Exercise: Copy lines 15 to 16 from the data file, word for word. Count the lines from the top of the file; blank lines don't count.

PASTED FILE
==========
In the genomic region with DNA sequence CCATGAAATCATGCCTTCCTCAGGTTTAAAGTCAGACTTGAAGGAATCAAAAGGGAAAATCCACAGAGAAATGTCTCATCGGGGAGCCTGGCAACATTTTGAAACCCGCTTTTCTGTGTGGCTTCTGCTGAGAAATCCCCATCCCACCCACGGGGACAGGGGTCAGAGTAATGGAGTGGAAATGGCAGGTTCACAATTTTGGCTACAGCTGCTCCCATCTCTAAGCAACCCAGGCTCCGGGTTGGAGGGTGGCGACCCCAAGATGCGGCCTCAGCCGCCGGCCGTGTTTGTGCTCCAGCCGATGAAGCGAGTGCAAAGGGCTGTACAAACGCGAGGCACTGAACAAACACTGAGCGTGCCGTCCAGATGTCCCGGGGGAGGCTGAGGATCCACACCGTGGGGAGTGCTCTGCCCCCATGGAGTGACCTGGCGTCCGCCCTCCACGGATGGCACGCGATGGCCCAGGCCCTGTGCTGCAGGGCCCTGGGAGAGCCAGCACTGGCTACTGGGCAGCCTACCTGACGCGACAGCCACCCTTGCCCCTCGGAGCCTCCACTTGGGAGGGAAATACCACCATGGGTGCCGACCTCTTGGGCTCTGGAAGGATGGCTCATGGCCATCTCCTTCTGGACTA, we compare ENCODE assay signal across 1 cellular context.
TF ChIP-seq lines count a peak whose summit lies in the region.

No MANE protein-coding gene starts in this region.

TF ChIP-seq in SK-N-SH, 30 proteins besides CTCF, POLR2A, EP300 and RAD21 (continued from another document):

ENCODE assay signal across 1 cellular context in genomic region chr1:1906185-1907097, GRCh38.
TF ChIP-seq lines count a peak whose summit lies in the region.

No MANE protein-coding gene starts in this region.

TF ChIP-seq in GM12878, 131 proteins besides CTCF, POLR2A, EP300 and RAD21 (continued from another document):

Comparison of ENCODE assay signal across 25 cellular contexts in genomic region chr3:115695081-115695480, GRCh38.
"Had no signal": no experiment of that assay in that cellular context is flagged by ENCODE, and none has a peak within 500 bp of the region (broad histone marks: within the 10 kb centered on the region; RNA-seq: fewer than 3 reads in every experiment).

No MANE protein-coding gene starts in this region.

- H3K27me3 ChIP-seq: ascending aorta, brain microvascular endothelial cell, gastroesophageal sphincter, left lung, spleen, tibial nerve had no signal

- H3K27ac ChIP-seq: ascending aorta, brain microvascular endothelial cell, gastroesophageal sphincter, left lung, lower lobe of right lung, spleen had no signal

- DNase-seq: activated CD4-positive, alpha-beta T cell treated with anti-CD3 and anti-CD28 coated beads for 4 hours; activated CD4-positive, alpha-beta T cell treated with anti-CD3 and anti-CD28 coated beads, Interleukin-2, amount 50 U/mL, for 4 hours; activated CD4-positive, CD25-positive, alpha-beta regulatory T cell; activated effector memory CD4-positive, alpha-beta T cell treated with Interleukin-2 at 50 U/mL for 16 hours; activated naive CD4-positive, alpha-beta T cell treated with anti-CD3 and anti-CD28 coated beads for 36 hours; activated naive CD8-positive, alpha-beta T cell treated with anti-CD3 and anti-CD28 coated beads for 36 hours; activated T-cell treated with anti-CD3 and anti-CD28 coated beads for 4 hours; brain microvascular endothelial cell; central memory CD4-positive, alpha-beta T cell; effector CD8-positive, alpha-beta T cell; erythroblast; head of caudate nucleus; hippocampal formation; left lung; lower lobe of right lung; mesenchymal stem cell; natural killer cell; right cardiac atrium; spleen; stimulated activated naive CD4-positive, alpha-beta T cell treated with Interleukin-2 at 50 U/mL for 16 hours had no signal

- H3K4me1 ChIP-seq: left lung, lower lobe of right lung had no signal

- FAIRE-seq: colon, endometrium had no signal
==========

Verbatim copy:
- H3K4me1 ChIP-seq: left lung, lower lobe of right lung had no signal

- FAIRE-seq: colon, endometrium had no signal